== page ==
It's time once again for our "Composer Quiz": Name a famous American composer who was also a successful businessman. If you answered insurance executive "Charles Ives," Jay will show you what's under the box. But if your answer was "John Alden Carpenter," vice president of George B. Carpenter and Co., supplies and equipment dealer, we'll just pull back the curtain and show you all your prizes!
John Alden Carpenter was born in 1876 near Chicago, and, after studies out East, entered his father's business back home, eventually becoming its Vice President. Fortunately for the budding composer, the firm was largely run by his brothers, and Carpenter had enough free time to devote to his music. On today's date in 1915, the Chicago Symphony premiered Carpenter's first big orchestral work, a suite entitled Adventures in a Perambulator. (You get extra points if you knew a perambulator is a baby buggy.)
Carpenter's pram piece was a big success, and he wrote a string of other popular works, including a ballet based on the "Krazy Kat" comic strip of his day, and one entitled Skyscrapers, a jazzy and topical tribute to the transformation of urban America in the 1920s.
Unlike the unconventional Charles Ives, who toiled away in obscurity, the more conventional Carpenter was very famous in his day. Ironically, while Ives' fame only increased after his death in 1954, when Carpenter died in 1951, his music rapidly fell from fashion.
Music Played in Today's Program
John Alden Carpenter (1876 -1951) Adventrues in a Perambulator National Symphony of Ukraine; John McLaughlin Williams, conductor. Naxos 8.559065
On This Day
1872 - Russian ballet impresario Sergei Diaghilev (Gregorian date: Mar. 31);
1873 - German composer Max Reger, in Brand (near Bayreuth);
1907 - English composer (of Irish descent) Elizabeth Maconchy, in Broxbourne;
1929 - American composer Robert Muczynski, in Chicago;
1859 - Gounod: opera "Faust," in Paris at the Théâtre-Lyrique;
1864 - Gounod: opera "Mireille," in Paris at the Théâtre-Lyrique;
1870 - Gomes: opera "Il Guarany" (The Guarani), in Milan at the Teatro alla Scala;
1892 - Tchaikovsky: "The Nutcracker" Suite, in St. Petersburg (Julian date: Mar. 7); The first staged performance of the complete "Nutcracker" Ballet occurred later that same year in St. Petersburg on Dec. 6 (Julian)/Dec. 18 (Gregorian);
1896 - Dvorák: Cello Concerto in b, Op. 104, at London's Queens Hall by the London Philharmonic conducted by the composer, with Leo Stern as soloist;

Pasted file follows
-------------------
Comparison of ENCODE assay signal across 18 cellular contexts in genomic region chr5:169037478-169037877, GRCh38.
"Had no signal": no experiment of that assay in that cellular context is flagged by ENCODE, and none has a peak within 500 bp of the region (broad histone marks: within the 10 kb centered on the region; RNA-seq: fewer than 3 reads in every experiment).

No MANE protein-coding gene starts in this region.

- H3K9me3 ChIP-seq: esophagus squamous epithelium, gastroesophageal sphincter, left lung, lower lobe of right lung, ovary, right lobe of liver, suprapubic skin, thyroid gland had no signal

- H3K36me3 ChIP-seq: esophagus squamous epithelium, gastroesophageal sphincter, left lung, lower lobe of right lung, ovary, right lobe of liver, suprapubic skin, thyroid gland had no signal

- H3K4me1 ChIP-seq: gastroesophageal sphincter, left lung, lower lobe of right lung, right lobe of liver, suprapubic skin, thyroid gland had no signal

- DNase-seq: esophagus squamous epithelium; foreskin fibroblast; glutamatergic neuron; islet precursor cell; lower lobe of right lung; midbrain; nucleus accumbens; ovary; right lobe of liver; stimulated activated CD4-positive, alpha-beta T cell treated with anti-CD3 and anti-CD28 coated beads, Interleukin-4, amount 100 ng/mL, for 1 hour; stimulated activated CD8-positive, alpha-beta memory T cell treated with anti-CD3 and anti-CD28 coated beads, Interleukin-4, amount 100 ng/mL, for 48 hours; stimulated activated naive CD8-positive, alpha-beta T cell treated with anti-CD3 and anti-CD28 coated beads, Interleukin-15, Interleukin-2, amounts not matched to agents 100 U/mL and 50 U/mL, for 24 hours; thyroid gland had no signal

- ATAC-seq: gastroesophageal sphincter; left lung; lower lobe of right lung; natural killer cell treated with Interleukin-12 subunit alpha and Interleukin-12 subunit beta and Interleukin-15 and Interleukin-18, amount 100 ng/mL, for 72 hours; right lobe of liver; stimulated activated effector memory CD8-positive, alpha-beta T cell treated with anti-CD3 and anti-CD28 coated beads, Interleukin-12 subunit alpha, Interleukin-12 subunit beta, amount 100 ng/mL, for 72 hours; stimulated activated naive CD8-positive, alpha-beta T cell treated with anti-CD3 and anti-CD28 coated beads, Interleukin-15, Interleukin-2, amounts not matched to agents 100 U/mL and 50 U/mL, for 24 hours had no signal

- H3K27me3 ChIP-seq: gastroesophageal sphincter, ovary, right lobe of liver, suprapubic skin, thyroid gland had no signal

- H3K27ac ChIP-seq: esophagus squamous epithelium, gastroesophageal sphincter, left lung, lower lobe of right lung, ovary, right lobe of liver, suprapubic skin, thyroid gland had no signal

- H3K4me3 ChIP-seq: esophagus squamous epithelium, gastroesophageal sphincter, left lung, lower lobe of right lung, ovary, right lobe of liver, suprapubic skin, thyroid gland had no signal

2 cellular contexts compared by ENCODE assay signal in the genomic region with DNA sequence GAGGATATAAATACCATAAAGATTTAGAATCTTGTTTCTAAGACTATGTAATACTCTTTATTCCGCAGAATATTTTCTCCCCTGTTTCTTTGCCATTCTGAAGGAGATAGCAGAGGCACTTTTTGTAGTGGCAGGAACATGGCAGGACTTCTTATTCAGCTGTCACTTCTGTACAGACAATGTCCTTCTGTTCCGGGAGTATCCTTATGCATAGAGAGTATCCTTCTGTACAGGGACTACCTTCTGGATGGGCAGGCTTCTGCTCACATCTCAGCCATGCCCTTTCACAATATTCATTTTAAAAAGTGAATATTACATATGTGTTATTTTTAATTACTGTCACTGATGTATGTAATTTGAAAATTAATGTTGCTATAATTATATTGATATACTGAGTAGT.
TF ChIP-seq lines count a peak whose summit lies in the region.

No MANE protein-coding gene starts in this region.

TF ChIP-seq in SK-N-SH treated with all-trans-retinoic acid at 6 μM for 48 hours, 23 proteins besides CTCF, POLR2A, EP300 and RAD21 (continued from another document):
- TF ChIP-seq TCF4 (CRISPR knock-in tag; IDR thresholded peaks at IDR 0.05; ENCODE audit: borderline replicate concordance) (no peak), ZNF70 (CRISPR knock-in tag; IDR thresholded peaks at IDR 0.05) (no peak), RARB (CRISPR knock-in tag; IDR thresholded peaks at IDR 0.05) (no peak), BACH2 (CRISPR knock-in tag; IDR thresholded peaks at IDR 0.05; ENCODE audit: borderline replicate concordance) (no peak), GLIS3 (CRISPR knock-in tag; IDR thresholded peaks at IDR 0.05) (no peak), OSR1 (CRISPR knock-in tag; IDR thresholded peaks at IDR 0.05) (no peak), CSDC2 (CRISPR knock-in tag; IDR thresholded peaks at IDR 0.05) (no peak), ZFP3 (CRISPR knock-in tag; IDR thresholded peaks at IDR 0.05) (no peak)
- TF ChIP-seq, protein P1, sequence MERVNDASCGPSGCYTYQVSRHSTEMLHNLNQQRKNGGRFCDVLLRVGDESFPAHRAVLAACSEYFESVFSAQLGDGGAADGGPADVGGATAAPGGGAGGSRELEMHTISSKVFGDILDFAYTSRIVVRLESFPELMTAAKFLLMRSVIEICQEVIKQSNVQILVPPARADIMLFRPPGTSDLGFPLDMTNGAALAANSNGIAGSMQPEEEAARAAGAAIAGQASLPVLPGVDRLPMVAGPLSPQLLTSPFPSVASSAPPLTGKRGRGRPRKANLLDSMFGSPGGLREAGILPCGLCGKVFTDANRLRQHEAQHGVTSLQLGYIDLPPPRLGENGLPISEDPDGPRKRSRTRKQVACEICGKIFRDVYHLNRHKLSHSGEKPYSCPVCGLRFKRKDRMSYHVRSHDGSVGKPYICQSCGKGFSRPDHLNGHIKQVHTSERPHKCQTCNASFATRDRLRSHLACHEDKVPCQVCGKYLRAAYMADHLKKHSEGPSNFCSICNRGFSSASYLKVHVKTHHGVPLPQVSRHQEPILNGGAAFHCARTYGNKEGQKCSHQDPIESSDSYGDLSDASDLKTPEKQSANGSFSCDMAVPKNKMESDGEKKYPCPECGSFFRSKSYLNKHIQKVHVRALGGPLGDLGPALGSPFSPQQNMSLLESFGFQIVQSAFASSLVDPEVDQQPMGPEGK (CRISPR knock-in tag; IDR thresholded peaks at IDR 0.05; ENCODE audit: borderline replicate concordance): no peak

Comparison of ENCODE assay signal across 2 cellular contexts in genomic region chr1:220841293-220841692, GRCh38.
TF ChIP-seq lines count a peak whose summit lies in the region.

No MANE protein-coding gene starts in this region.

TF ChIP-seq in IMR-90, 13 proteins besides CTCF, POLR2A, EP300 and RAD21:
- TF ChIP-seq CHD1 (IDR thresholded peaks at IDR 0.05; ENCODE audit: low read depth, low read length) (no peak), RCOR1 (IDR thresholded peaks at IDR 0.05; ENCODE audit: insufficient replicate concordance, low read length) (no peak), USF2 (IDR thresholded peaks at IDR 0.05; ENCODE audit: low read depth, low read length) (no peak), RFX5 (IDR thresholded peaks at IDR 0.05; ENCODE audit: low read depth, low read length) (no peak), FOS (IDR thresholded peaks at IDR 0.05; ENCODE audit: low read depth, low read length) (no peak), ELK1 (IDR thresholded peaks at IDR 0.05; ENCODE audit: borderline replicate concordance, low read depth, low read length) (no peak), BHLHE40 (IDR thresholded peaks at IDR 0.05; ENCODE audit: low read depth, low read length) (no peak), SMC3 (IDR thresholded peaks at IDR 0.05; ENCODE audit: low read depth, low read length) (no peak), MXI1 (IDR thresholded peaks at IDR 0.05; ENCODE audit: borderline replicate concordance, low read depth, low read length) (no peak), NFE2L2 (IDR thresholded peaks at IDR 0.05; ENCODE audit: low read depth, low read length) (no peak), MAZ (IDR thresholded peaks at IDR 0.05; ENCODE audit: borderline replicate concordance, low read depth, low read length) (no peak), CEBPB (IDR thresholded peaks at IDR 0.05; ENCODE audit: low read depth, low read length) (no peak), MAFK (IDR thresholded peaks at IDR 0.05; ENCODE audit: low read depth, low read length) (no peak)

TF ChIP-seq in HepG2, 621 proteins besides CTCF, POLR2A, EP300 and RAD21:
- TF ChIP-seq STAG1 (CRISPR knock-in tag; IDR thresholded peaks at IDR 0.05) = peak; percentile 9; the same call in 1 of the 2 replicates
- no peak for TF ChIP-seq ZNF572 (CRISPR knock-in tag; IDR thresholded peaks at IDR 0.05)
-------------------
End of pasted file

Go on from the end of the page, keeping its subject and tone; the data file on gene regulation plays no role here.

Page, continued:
1910 - Bartók: String Quartet No. 1, Op. 7, in Budapest, by the Waldbauer Quartet;
1915 - John Alden Carpenter: "Adventures in a Perambulator," by the Chicago Symphony, Frederick Stock conducting;
1919 - Gabriel Fauré's "Fantasie" for piano and Orchestra, at a Société Nationale de Musique concert at the Salle Gaveau in Paris, with Alfred Cortot as the soloist,
1944 - Tippett: oratorio, "A Child of Our Time," in London;
1972 - George Perle: "Sonata quasi una fantasia" for clarinet and piano, in Buffalo, N.Y.;
1991 - John Adams: opera "The Death of Klinghoffer," in Brussels at the Théatre Royal de la Monnaie;
1998 - Robert X. Rodriguez: "Sinfonia a la Mariachi," by the San Antonio Symphony, Christopher Wilkins conducting;
1931 - American premiere of Alban Berg's opera "Wozzeck" in Philadelphia, with Leopold Stokowski conducting.
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About Composers Datebook®
Host John Birge presents a daily snapshot of composers past and present, with timely information, intriguing musical events and appropriate, accessible music related to each.
He has been hosting, producing and performing classical music for more than 25 years. Since 1997, he has been hosting on Minnesota Public Radio's Classical Music Service. He played French horn for the Cincinnati Symphony and Pops Orchestra and performed with them on their centennial tour of Europe in 1995. He was trained at the Cincinnati College-Conservatory of Music, Eastman School of Music and Interlochen Arts Academy.